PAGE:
Here's the deal: with the Weed B Gone, you're not going to SOAK anything. You're going to keep that sprayer (and, I presume, attached hose) moving, moving, moving. Move right along. You just want to get the leaves of the weeds wet, and move along. That little bit of chemical, on the leaf, will kill the weed. Any chemical that flows off the leaf, and onto the soil, is wasted, as the chemical is only effective when it sits on the leaf and is absorbed by the leaf.

Likewise, if there's a hose attached to the sprayer, keep the hose behind you, so the hose doesn't knock the liquid off the leaves. My preferred technique is to stretch the hose all the way out to the road, always facing the road, keep my back to the house, and spray the farthest points first, and work backward toward the house, still facing the road, tossing the excess hose toward the house as I work backward, so that, starting at the road, that area has spray, but no walking on it, and no hose dragging on it, nothing knocks those drops off the leaves, and the spray sits right there, on the leaves, and everything works just fine.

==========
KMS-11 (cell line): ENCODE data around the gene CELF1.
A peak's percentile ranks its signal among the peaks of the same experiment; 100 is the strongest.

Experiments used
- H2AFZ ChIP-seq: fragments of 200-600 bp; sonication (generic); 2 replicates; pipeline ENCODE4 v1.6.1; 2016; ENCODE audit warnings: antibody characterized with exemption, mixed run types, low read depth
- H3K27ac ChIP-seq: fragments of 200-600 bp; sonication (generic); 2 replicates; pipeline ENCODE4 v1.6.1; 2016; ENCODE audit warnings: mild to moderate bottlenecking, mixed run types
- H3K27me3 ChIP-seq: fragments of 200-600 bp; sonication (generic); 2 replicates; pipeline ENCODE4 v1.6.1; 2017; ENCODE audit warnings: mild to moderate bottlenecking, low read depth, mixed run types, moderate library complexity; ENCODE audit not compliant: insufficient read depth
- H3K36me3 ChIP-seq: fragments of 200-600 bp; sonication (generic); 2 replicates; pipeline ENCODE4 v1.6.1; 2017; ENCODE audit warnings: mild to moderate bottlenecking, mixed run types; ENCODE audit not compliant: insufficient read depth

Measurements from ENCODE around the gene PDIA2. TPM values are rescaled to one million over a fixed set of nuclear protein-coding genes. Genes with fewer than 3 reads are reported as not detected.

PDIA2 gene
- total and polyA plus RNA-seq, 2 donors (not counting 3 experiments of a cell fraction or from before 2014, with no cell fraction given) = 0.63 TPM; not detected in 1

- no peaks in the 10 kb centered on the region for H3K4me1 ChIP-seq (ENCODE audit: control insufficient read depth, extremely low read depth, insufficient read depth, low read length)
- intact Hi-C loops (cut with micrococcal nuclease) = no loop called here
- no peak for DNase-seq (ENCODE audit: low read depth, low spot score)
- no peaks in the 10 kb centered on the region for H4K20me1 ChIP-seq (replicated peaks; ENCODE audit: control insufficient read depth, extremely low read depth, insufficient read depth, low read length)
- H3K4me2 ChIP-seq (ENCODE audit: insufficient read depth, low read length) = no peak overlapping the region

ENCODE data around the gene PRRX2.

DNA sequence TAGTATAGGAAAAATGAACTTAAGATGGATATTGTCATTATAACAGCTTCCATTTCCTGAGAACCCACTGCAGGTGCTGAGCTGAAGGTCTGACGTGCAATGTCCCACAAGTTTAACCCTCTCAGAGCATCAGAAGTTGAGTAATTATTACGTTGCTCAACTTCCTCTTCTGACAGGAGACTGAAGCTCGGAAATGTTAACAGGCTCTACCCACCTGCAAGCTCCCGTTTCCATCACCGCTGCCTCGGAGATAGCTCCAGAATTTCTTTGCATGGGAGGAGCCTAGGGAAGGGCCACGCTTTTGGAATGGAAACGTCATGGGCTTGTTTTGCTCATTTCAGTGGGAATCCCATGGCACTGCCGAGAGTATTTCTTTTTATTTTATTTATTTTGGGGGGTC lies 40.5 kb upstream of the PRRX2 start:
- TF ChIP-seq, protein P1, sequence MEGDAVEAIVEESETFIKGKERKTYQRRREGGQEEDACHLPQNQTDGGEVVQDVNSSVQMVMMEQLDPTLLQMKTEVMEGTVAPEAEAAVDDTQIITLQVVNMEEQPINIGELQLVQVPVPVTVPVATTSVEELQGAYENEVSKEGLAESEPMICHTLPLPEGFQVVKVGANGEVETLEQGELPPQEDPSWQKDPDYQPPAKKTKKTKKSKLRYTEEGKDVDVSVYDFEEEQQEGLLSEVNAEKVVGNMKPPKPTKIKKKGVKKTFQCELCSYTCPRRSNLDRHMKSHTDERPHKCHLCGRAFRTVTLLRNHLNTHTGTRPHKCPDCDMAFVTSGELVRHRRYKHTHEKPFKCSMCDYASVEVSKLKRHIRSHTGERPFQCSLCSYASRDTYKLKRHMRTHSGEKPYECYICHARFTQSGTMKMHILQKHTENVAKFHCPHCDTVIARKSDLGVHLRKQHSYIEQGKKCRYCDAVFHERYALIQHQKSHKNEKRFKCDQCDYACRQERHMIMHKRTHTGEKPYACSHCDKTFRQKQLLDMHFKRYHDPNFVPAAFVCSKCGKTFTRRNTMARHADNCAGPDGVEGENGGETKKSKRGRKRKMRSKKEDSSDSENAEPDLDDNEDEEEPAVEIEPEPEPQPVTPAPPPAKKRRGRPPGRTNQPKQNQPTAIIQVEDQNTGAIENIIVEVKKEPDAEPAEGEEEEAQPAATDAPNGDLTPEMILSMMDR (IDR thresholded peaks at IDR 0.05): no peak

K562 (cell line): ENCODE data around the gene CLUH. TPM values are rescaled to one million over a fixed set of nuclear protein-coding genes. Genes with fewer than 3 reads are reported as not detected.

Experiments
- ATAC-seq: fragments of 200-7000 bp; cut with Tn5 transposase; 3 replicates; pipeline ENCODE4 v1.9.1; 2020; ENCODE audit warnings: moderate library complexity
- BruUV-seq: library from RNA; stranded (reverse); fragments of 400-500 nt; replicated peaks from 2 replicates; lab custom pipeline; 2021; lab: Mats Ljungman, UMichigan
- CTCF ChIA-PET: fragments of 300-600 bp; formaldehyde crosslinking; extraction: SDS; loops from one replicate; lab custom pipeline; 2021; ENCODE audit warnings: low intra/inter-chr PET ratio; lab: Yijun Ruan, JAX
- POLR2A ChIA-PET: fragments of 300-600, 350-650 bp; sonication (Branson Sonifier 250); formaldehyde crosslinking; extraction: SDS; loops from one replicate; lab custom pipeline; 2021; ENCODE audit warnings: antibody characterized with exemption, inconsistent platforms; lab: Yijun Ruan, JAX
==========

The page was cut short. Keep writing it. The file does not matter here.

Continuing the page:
I sprayed my whole yard, after a complete re-seeding this August, after the second mowing, with no new grass damage, and the weeds are gone.

If after the test area, you're still nervous, just wait 'til spring, it's no big deal, but you'll have more weeds to deal with.

Let us know, here, what you do and how it works out.

    Bookmark   November 13, 2007 at 2:44AM
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Major +1 to Philes.

I shot my weeds in October and did have some incidental losses on the new grass (not enough to really worry about--maybe 5% of what was struck in the spots).